Kiwis love power tools any time but this summer has been an exceptionally robust season of building/rebuilding/refurbishing/demolishing on C Street and surrounds, resulting in power tools of all manners chirping in stereo for the last four (?) months, which finally got to me. The last three weeks or so my shoulders and knees started shaking, especially badly in the mornings. (Full disclosure: we, too, used our tiny water blastser to wash a decade-plus's worth of build up on our concrete patio around Christmas.)
I tried Podcasts and Youtube at full volume, closed all windows, doors and all but one set of curtains, (thank goodness it's been a cool summer,) and draped thick fabric everywhere to absorb the noise, but the shaking wouldn't stop. I also went downstairs and let Telemann serenade me but my legs were shaking so badly I had to crawl off the bench and lie behind the loom a while.
I was getting on my nerves. How "frail" can I be? I tried depression-beating techniques to no avail. While depression, you could say, live in my head but the noise outside it, and they were relentless. (To be sure, I wasn't depressed.) I spent a few half days in bed in utter darkness reading stuff online, and got around to good articles I had bookmarked all summer, so it wasn't a complete loss. I knew in my head at least some of these jobs will be finished "soon", and neighbours will be pleased, and that's a good thing for C Street, but did I mention it was relentless? I didn't go outside to check on my pots on the patio for ten days and missed the first of the late corn flower opening I had waited for since Ben's summer break.
Anyhoo, exasperated by my inertness, I tried various little things and reorganizing my To Do piles got me out of the funk this time. (To be frank it's been a little weird because my emotions have been switched off and at times I feel like I'm in autodrive.) I started fringing, which I could manage with the twister, and I finished the two hellebore cotton pieces.
When I made the red-orange warp, (the gold was for something else I inserted here to add interest,) I deliberately kept the hues of the warp colors to a very limited neighbourhood on the color wheel so I could experiment with harmony, (as in the yellow-orange wefts,) and complementary, (purples!), but the last few years I've been so intrigued by reds, pinks and oranges together I changed my mind. Humble pie. (I learned the origin of that expression from a Tony Robinson doco. :-D)
Anyway, and you don't hear this here very often, these are nice and I like them. Nice big size, lovely weigh/drape/hand. I will be weaving more hellebores, or another design, in cottons for sure. But, also, I made them, so technique is rough, but I'm not dwelling on that. I repeat this not to convince you but me; I have become more and more aware of how much time/energy/head space I have left to make things in my life, and I want to keep moving.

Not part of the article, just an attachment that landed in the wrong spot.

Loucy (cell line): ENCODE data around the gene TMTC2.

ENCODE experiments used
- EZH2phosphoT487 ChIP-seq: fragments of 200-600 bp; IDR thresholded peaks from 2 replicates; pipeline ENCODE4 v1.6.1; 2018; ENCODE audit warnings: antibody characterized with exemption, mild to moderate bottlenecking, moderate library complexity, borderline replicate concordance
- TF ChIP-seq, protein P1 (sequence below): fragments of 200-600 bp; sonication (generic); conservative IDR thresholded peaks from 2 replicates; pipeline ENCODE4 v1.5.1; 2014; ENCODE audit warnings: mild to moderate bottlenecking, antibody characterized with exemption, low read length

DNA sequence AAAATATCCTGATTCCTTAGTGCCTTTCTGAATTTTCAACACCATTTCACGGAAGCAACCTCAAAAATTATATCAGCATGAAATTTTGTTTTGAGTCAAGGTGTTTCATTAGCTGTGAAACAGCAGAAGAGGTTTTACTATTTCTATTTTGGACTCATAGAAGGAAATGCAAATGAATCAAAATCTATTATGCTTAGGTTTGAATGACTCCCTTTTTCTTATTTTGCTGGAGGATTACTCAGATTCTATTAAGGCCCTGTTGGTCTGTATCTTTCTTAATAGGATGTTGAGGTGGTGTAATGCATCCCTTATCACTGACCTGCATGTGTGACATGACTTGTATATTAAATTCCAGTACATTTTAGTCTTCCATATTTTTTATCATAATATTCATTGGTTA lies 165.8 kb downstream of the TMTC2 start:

I'm still astonished and mystified by the Year (Or 18 Months?) I Didn't Weave triggered by a bad project. It was astonishing because I noticed only after a while; I had no explanation, felt so dispassionate, not particularly disappointed, and utterly honest. I can still recall the calmness I felt the whole time concentrating on mixed media drawing and knitting. I wasn't worried if I gave up weaving altogether, and remember Mom finding me almost callous when I said that, because I was supposed to be besotted by weaving. And looking back, a degree of detachment, with which I used to hold my weaving long time ago, is a good thing for me right now.
Make no mistake, I am Japanese, so I don't buy into bad technique being "design features". It's not in my DNA, as they say, but this is more like forgiving myself. I'm focusing elsewhere - more on "design" whatever I mean when I use that word.
Ooops, we had a few days' reprieve but the power tools are back again. But I do better in the afternoons, so washing or weaving. We also picked 24kg of Roma tomatoes on the weekend and I slow-roasted 8kg in the pasta-sauce style yesterday; I want do the rest in oven-dried style if I can remember what I did last year, which was a much hotter summer. Low temp and oven on forever, perhaps.
Two things before I go: look up an art critic named Jerry Saltz on Youtube; he talks about artists having to show up and do the work. "Build and they will come," is one of his favorite quotes, it appears. He also says artists, (=makers) have to tell ourselves we are geniuses sometimes.
And there's this I found yesterday: Diedrick Brackens' tapestries defy tapestry weave conventions, but they make such an impression on me. And they are big so I bet it's awe-inspiring to see in person.